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Why Advanced Micro Devices Stock Is a Buy After Earnings

By John Ballard – Nov 3, 2021 at 6:07AM

Key Points

  • AMD is seeing broad strength across data centers and gaming.
  • Intel is having a hard time matching the performance of AMD's Ryzen CPUs, used in consumer PCs.
  • High demand for new game consoles and cloud gaming are two catalysts for AMD's gaming business.

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Gaming remains a strong near-term growth catalyst.

Advanced Micro Devices (AMD 0.32%) is looking strong after reporting its fifth straight quarter of 50%-plus growth in Q3. Momentum was once again broad across the business, with notable strength in data centers and gaming.

While the stock is trading at a lofty price-to-earnings ratio of 46 based on 2021 earnings estimates, the stock still surged to new highs following earnings last week, which might indicate that the shares still have legs. The long-term opportunity in serving the growing need for data centers is certainly on investors' radar, but gaming remains a top near-term catalyst that investors shouldn't overlook.

A gamer playing a video game on a PC.

Image source: Getty Images.

AMD Ryzen CPUs are outperforming Intel

AMD reports sales of its Instinct data center graphics processing units (GPUs) and consumer central processing units (CPUs) in the computing and graphics segment, which grew 44% year over year and 7% sequentially to $2.4 billion last quarter. 

The Ryzen 5000 series CPUs continue to dominate the consumer side of the market. Ryzen chips are based on AMD's Zen 3 chip architecture and score higher benchmark scores compared to Intel's (INTC -6.41%) high-end Rocket Lake and Comet Lake chips. A recent review by Tom's Hardware noted that the Ryzen 5000 series beat Intel "in every metric that matters," such as running games, power consumption, and application-specific performance. 

Intel is looking to counter AMD with its upcoming Alder Lake chips, but Chipzilla might be stuck playing catch-up. After all, Intel's previous Rocket Lake chips didn't stop AMD's growth. While Alder Lake may temporarily narrow the gap, AMD could come out on top again with its Ryzen 6000 CPUs next year. The 6000 series will feature the new 3D V-Cache, which is expected to boost data retrieval speeds and deliver another leap in gaming performance.

The way things are going now, AMD's recent market share gains against Intel in the x86 CPU market are showing signs of sticking, which is good news for investors. 

As for GPUs, revenue more than doubled year over year, which management attributed to higher shipments for CDNA 2 data center chips and strong demand for the Radeon 6000 series designed for gaming.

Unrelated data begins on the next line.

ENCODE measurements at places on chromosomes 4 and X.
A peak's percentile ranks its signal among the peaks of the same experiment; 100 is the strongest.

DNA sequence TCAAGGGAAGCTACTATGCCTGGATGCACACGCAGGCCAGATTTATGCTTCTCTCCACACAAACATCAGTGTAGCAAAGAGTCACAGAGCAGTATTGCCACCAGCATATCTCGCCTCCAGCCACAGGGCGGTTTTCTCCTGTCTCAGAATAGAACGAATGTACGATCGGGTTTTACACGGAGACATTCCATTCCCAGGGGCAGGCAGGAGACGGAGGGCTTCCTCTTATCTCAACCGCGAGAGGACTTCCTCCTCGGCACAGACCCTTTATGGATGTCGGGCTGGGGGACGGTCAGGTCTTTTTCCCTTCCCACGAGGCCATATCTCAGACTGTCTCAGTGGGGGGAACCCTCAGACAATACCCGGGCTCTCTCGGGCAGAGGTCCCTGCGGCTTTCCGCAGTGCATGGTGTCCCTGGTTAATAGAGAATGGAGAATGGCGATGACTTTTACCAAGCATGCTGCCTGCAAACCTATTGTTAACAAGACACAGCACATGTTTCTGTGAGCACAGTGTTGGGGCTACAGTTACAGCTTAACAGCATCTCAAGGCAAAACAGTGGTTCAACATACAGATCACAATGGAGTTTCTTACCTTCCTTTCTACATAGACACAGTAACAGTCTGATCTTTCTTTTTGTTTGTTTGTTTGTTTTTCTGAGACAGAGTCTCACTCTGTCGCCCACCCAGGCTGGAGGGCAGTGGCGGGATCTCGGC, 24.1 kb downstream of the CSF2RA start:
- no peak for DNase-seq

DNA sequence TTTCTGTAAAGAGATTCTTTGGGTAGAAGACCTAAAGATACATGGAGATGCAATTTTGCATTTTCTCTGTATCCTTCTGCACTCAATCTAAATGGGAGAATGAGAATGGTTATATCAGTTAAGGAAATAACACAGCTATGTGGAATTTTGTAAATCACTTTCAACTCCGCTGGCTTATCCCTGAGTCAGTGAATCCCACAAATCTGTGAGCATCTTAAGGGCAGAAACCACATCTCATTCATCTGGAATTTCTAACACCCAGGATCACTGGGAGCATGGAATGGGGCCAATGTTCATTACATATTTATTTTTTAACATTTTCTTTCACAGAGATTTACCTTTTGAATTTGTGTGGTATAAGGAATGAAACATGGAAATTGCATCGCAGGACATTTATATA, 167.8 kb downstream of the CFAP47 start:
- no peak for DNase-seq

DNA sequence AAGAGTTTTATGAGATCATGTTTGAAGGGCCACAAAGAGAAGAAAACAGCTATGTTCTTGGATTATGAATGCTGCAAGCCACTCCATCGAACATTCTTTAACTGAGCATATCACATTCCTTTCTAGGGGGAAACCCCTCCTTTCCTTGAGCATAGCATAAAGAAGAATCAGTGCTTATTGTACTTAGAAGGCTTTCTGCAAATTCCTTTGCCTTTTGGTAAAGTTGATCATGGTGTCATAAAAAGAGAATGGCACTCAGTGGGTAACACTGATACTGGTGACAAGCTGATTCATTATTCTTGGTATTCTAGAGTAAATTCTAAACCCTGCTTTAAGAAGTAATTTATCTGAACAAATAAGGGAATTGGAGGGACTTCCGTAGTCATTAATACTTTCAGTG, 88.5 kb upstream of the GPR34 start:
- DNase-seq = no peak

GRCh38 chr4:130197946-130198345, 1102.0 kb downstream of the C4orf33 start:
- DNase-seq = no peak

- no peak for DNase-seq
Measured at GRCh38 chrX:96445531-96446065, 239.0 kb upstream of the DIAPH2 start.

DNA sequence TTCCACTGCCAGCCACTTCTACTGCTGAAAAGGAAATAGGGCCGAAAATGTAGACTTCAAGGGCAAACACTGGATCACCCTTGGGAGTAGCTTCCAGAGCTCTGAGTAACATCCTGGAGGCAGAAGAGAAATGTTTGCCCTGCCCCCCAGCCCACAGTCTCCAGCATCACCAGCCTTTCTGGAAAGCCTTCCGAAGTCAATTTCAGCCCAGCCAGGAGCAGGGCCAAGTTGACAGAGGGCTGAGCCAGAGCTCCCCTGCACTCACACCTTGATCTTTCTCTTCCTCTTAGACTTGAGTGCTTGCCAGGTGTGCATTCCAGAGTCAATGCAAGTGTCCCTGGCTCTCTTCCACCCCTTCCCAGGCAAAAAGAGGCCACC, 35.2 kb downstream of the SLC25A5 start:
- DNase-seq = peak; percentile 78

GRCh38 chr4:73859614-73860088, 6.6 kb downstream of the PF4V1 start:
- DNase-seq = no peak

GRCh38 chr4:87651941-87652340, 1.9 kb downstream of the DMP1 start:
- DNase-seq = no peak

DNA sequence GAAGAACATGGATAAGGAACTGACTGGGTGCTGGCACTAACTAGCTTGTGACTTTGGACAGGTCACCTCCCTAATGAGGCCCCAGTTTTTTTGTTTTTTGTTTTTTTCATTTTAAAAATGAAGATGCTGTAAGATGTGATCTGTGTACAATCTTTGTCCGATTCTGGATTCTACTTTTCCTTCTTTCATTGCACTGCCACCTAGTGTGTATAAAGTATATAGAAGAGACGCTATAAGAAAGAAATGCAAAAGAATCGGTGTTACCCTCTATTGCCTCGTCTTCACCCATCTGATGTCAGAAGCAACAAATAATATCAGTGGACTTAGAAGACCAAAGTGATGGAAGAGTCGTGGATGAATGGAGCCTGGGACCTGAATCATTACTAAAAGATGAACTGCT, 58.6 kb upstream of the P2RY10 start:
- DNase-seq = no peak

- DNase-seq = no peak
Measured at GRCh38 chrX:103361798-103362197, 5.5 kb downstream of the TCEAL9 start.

Some investors may have been a bit concerned in recent months that both AMD and Nvidia's (NVDA 2.84%) surging growth in gaming GPUs might have been inflated by higher sales going to cryptocurrency miners. Given the unpredictable nature of crypto mining demand, both companies would like to keep their consumer GPUs going to their intended use cases, which is gaming. On that note, AMD CEO Lisa Su eased those concerns during the Q3 earnings call by stating that demand from the crypto-mining community was "negligible" during the quarter. 

Consoles and cloud gaming opportunities

There are still big opportunities over the next few years to sell more chips in the console and cloud gaming markets.

We're just one year into the launch of Sony's PlayStation 5 and Microsoft's Xbox Series X/S, so AMD still has some room to grow its semi-custom business. AMD reported a 69% year-over-year increase in revenue to reach $1.9 billion in the enterprise, embedded, and semi-custom segment, which includes sales of the custom processors used in the new consoles. Console sales usually don't peak until the fourth year after launch, so AMD should continue to see healthy demand here.

Moreover, Nvidia just unveiled its new GeForce NOW RTX 3080 membership, which is powered by AMD Threadripper PRO CPUs. The success of GeForce NOW is another catalyst for AMD's gaming business.

Overall, management expects growth across the business in the fourth quarter. Guidance calls for revenue growth of 39% year over year. Given the momentum in gaming, on top of the secular demand trends in data centers, AMD looks like a growth tech stock that could still deliver robust returns for investors -- even at a P/E of 46.

Teresa Kersten, an employee of LinkedIn, a Microsoft subsidiary, is a member of The Motley Fool's board of directors. John Ballard owns shares of Microsoft. The Motley Fool owns shares of and recommends Advanced Micro Devices, Microsoft, and Nvidia. The Motley Fool recommends Intel and recommends the following options: long January 2023 $57.50 calls on Intel and short January 2023 $57.50 puts on Intel. The Motley Fool has a disclosure policy.

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